Clint nodded. A few breaths later, he began to sign. <I like you. I really, really like you. Maybe you guessed that already, but I was pretty sure you didn’t even know who I was, so I was just trying to get your attention at first. I thought maybe… if you saw me and gave a sign that… I don’t know. Maybe if you thought I was cute or funny, I could go talk to you. But you always just looked like—> Clint’s stare intensified as he determinedly furrowed his brow into a confused, disturbed expression before signing the letters W-T-F next to his head. <I thought maybe I was confusing or annoying you. When I heard from N-spider who heard from B-R-U-C-E that you were coming to the party as Spider-Man, I thought it would be. I don’t know. Geek-cute to flirt with you as D-E-A-D-P-O-O-L.>

Phil took a moment to process the longer stream of ASL, relying on context to fill in the signs he didn’t understand. Squeezing his eyes shut to think, he resisted the urge to rub his head, deciding that Clint would probably take it as a sign of irritation. <Why do you like me? We’ve never talked to each other.>

Clint ducked his head and shrugged. Wincing, he immediately shook his head to negate that answer. <Nice. Smart. Cute. And...> He hesitated before pointing at Phil’s hands. <ASL. Long story. Can we go inside?>

Confused about what ASL had to do with it, Phil nodded warily and stood. He still didn’t know what to make of Clint, but getting a serious answer out of him had helped a lot. And if he were to be honest… Clint caring enough to chase him down after the one-sided fight helped a lot, too.

Unlocking his door, Phil let them in. Not for the first time, he was thankful that as an RA he didn’t have a roommate. Not only did it allow him some measure of privacy when there wasn’t a crisis going on, it let him keep the place nice and tidy without worrying about someone else’s dirty laundry or piles of papers lying around.

Clint switched on his hearing aids as he entered, then peered curiously around the room. Phil nudged past him before nodding to the couch. “I’ll get us some water. Have a seat.”

“Yes, sir,” Clint replied with a small salute; Phil pretended he didn’t at all feel a small jolt at being called sir.

A few minutes later, they were settled on the couch with a respectful distance between them, mugs of cocoa in their hands and water on the table. Within ten seconds of getting his mug, Clint had gotten cocoa both on his shirt and across his upper lip, but Phil politely decided not to mention it, if only because it would help keep his own temper in check if Clint reverted back to being a weird creep. He didn’t think it was likely, but just in case—it was impossible to stay mad at someone sporting a chocolate moustache like a five year old.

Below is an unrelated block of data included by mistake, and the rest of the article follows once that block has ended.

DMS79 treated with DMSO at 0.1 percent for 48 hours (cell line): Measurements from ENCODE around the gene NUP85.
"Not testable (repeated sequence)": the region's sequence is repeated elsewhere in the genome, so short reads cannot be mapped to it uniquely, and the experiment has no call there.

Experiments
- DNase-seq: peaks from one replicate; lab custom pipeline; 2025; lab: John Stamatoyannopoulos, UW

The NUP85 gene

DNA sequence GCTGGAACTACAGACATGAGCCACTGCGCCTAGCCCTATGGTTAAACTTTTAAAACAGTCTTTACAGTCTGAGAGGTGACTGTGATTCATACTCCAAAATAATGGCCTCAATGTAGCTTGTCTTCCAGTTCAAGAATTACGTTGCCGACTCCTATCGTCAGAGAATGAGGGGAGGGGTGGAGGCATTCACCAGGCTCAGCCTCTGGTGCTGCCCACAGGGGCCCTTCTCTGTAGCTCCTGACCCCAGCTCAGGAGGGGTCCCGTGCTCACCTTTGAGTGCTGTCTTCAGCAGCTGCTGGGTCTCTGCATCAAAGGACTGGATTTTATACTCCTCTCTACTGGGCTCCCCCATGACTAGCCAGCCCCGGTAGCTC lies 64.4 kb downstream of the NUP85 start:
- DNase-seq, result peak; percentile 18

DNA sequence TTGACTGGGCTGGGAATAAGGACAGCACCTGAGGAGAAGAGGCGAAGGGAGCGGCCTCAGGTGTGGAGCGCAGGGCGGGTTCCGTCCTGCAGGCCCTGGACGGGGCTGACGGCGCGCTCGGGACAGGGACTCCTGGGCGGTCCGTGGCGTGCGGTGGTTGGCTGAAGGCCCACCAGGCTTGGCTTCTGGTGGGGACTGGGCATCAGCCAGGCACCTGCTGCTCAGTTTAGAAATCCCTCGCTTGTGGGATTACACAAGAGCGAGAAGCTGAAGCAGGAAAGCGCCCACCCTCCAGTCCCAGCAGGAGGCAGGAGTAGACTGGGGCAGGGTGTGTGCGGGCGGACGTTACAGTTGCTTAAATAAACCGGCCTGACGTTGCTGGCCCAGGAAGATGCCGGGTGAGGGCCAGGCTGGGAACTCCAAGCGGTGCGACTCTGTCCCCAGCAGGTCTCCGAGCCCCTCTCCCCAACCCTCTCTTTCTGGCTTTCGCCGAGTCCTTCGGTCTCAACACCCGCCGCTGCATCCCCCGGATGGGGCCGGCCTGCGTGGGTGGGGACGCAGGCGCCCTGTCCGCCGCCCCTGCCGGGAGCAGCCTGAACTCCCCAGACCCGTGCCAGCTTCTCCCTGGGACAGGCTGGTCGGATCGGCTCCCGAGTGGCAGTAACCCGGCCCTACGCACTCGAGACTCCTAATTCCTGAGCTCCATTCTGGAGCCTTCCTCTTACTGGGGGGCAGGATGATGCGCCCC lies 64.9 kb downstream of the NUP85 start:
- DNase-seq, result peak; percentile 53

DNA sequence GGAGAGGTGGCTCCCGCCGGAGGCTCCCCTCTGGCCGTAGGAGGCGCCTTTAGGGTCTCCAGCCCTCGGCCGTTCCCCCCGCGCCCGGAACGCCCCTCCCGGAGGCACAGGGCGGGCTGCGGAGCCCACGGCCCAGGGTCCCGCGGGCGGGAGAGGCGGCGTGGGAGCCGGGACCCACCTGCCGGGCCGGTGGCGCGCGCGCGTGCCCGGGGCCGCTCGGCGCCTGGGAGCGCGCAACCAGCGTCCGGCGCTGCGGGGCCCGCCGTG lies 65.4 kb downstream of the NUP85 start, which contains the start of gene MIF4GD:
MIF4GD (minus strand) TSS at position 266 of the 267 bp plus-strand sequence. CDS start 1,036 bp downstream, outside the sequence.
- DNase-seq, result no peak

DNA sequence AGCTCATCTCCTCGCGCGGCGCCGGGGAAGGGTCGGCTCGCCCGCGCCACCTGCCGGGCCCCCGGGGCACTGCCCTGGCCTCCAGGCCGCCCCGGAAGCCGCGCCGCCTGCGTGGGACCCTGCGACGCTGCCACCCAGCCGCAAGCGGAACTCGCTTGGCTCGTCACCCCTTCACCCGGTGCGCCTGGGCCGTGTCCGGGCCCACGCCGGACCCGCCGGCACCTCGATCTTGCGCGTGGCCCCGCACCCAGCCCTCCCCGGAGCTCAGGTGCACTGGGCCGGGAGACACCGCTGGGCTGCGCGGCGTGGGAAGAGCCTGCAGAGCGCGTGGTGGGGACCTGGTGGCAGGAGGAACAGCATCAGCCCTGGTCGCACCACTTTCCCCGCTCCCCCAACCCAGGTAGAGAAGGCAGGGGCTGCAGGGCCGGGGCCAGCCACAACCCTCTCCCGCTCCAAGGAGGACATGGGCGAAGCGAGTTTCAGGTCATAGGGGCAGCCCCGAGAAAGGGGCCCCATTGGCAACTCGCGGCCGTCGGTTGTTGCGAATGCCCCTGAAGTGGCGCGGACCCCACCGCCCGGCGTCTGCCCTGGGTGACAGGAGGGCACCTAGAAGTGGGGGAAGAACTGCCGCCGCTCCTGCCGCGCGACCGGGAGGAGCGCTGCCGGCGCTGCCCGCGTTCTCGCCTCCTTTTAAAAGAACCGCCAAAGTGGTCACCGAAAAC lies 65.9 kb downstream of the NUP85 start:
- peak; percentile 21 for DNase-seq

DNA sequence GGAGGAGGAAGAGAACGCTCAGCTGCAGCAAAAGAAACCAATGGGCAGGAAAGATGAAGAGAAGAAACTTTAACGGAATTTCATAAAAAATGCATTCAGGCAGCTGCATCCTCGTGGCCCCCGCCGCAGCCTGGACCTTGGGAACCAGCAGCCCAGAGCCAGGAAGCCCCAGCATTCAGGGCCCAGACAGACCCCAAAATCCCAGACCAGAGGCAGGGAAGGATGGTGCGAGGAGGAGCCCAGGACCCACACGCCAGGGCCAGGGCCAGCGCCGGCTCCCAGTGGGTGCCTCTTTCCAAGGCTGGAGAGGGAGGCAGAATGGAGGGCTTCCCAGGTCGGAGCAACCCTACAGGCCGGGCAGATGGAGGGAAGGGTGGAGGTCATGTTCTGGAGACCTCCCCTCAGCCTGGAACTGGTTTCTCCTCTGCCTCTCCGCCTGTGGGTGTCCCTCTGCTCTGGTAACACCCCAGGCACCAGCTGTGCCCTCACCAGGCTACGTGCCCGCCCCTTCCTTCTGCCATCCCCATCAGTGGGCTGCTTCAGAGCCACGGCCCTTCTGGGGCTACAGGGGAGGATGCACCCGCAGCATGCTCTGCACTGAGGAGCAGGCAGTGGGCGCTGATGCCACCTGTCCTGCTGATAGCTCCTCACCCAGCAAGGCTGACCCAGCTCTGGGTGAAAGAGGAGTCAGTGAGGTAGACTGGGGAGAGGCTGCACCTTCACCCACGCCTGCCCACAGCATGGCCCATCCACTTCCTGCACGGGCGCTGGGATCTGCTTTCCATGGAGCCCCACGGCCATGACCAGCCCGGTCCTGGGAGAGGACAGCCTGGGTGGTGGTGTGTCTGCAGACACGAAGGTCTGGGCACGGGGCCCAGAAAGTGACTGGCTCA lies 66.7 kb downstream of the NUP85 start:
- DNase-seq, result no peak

When the awkward silence went on long enough for Clint to begin fidgeting, Phil relented. Relaxing his own stiff body language, he offered an attempt at a reassuring smile. “Talk to me, Barton.”

Clint let out an explosive breath of air. “Okay. So two or three—two?—three summers ago, you were working at a summer camp for kids, right? I swear this is not another story about me stalking you,” he added hastily when Phil narrowed his eyes in suspicion. “I was working there, too. You were with the fourth and fifth graders, I think, and I was in the pre-k/kindergarten group.”

“Okay,” Phil allowed warily.

“There was a kid in your group. A little girl. Shelly or Shawna or something?”

Phil couldn’t help himself. Between his own excellent memory for people and Nick’s unrelenting demand for ridiculous amounts of detail at all times and okay, maybe a little bit because it was a neat party trick, he really couldn’t help himself. “Shannon Ellen Kirkpatrick. Fourth grade, youngest of three children, daughter of a dentist and a web designer. Liked dolphins and scorpions and wanted to grow up to be a boxer. Had a pet rabbit named Petra—” Because they’d initially thought it was a boy and wanted to name him Peter Rabbit, then found out he was a she. But maybe now he was being creepy.

Clint’s face froze in a funny expression. It took a moment for Phil to come up with the right word for it. Pained? Disturbed? Ah—no. Besotted.

Wait a second…

“Uh. Yes. Her!” Clint exclaimed when his face unfroze. “I think. Anyway, not the point. The point is, she was shy with everyone, but you were the only camp counselor to take the time to draw her out of her shell. Everyone else was so—I get that they were busy, trying to round up crazy nine- and ten-year olds, but you refused to let her fall behind just because she needed some extra coaxing and had trouble talking to people. I noticed on the third or fourth day that you started signing with her. You obviously had no idea what you were doing, but she’d teach you signs and you’d learn them and use them with her, and it obviously made her happy.”

Thinking back to that summer camp, Phil gave a slow nod. “I remember. Her dad and oldest brother were deaf, so she grew up with ASL as the primary language at home.”

Clint grinned and rubbed his neck. “Yeah, well, I don’t know all that. But I thought it was really sweet that you did that for her, just to make her more comfortable at camp. Most people would’ve just pinned it on her for not participating more, but you really got to know her and even tried to learn a little of another language for her.

“And then I found out last year from Natasha who heard from Bucky who heard from Steve that you’d started taking ASL classes here and kept up with it, and that was really cool, too. And then I actually had class with you, and Jesus—you were still that thorough. Meticulous. Maybe a little neurotic,” he teased, and Phil was the one who ducked his head self-consciously this time. “You were just so put together, on top of being nice and cute, and it was just. You’re unreal.”